Category Archives: Web Sockets

More Websockets

In a previous blog item here I covered the use of MQTT, jQuery Mobile and Websockets to make a controller web page for mobile phones/tablets etc. here

I showed just a basic and not too pretty page with buttons that would control real items, in my case via Websockets on a Raspberry Pi, firing off MQTT (also on the Pi) to ESP8266 modules (using our own code based around TuanPMs MQTT project).

Well, I’ve been doing a bit more playing around – here’s a better way to make the buttons – but all based on the previous article so you’ll need to read that first.  I’ve also added a second page – merely to show you how that is done easily – and you could expand that ad-infinitum – but I’ve ALSO shown how to get information back in from the same web socket as I was asked about this aspect. It’s very easy (there was a time when I was terrified of the subject).

So first of all this time my Node-Red code is slightly different – I’ve separated off the incoming websocket node from the outgoing one – as long as they refer to the same item they don’t have to be joined together.


So in this version – the same code in “process commands” – as instructions from the web page go out to MQTT to control various gadgets. See other blog item.

Here, a Timestamp (standard Node-Red item) pushes out a timestamp every second – and another function converts that into a simple string as payload – which is then sent back, every second, to the web page. Normally you might send JSON data back for further parsing in the web page but in this case it’s a simple string.

Here’s the code inside timeConvert.

var dt = new Date(msg.payload);
var msg = {    'payload':  dt.getHours()+":"+dt.getMinutes()+":"+dt.getSeconds() }
return msg;

Page 1And so to the web page itself: I’ve improved it some way as you’ll see as I figured out how to get 4 buttons wide (trivial – I just didn’t spot it in jQuery Mobile the last time around).

As you can see it is quite pretty, has a page button near the top to switch to another page (which is empty as yet so I won’t show it here but it will be obvious in the code how it works and how you can keep adding more.  I’m not happy about the look of the paging button but it’ll do for now.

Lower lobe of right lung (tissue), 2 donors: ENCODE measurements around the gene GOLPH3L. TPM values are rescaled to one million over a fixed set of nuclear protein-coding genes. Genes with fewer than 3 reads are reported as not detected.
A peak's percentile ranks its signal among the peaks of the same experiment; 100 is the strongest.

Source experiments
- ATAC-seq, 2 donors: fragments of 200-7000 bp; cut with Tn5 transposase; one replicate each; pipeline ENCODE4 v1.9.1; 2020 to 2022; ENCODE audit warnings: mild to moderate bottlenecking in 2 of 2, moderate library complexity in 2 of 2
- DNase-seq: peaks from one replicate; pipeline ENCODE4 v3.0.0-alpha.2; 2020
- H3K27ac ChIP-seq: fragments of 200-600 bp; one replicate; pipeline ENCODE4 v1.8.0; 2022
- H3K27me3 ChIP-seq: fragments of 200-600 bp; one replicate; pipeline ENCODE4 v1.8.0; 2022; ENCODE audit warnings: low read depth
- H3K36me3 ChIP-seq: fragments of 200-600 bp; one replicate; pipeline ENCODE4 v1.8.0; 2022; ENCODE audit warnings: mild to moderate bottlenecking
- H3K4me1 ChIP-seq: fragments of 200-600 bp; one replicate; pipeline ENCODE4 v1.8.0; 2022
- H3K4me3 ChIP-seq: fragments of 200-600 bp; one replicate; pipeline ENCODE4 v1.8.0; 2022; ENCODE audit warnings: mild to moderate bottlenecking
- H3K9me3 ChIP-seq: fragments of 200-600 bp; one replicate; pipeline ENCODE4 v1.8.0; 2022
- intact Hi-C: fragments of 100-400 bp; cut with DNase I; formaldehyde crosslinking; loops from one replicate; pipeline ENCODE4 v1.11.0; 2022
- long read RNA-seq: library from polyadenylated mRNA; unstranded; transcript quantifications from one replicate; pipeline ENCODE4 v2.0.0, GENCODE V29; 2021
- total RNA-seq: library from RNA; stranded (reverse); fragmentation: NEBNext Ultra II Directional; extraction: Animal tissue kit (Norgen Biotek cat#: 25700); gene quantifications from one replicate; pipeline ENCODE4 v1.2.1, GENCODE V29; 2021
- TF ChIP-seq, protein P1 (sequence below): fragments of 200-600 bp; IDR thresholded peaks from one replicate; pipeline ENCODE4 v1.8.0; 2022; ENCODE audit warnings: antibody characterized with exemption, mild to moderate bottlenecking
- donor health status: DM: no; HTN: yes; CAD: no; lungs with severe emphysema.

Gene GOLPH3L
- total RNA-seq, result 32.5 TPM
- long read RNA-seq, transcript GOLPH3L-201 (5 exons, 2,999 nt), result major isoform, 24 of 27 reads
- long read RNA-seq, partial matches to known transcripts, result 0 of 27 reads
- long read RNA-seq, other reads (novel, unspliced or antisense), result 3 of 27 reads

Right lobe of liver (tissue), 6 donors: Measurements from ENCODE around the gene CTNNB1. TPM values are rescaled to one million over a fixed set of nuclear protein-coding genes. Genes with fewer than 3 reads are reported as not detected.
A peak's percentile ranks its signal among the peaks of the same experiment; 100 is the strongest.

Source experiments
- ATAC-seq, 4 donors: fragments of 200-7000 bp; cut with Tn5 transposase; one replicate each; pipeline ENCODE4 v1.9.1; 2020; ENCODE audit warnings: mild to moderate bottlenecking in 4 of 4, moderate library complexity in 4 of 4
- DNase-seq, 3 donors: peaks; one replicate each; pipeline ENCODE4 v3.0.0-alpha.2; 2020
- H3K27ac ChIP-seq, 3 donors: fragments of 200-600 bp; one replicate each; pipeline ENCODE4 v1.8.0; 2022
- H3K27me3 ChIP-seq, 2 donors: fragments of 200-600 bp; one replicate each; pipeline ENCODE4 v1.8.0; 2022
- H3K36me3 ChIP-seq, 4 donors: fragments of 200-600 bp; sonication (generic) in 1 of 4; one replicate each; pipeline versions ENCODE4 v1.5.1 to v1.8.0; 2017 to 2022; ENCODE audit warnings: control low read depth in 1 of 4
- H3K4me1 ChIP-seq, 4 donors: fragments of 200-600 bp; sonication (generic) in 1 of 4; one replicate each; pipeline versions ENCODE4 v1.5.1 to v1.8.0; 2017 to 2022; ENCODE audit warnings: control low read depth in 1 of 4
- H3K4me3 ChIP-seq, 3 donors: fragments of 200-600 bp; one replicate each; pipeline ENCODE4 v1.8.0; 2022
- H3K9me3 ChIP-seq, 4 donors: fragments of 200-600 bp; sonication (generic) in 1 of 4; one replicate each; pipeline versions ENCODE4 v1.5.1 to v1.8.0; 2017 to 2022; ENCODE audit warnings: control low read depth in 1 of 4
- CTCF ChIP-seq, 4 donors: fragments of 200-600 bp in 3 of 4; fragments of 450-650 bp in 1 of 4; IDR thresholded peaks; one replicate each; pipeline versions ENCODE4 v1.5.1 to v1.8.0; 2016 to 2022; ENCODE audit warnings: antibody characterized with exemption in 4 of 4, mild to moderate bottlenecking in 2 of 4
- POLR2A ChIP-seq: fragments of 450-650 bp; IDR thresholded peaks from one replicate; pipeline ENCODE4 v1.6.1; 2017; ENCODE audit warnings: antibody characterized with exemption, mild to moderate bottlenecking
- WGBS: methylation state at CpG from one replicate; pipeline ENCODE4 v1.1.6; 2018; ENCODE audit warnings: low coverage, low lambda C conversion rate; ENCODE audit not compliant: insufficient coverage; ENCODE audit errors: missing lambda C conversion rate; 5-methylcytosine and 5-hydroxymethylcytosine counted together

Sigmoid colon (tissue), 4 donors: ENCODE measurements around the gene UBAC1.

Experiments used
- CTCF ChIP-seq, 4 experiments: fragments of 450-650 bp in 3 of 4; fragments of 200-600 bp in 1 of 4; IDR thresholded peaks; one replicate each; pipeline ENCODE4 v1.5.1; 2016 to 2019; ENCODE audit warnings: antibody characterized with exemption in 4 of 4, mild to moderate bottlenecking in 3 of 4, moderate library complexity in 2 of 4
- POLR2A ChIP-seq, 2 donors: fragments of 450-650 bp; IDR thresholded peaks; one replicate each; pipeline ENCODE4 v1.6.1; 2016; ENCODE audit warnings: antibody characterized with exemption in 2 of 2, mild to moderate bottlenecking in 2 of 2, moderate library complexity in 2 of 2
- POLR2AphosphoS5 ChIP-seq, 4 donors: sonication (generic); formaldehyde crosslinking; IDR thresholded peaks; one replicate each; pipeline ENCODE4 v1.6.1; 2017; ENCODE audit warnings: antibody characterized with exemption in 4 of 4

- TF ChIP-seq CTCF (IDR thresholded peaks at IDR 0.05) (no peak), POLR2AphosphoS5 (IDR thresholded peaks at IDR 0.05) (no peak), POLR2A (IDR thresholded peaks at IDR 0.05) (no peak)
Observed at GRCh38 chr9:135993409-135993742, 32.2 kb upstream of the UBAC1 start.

Then way down at the bottom left – you’ll see a timestamp – that is coming from Node-Red and is in this case updating every second. It COULD be status information – or anything – but for the purpose of demonstration (and it’s also nice to know that something is actually working by visual feedback like this) it is just a string as described above.

I wish I could figure out a simple additional class to colour these buttons individually instead of making themes for each button type – perhaps someone else could contribute here.

So now this is a quite reasonable control page with the option for more pages (not going to get any more buttons on this page).   I did think of having Node-Red return a string with the states of the various outputs and changing the buttons accordingly – but that would not have made for easy reading.  Anyone implementing this will soon figure out how to add such functionality.  Instead of returning simple text, it would make sense to similarly send back jSon as there is a very easy to use function to split this up.

Recall too from the previous blog that I’ve implemented (in the .htaccess file) simple password protection not shown here and not of much use locally but pretty essential if you want to control from outside.

Here is the web page code for the above, note I’ve changed the name of the websocket to /myapp3 – could have called it anything, really.  See the “onmessage” function – you don’t get any easier than this. There you go…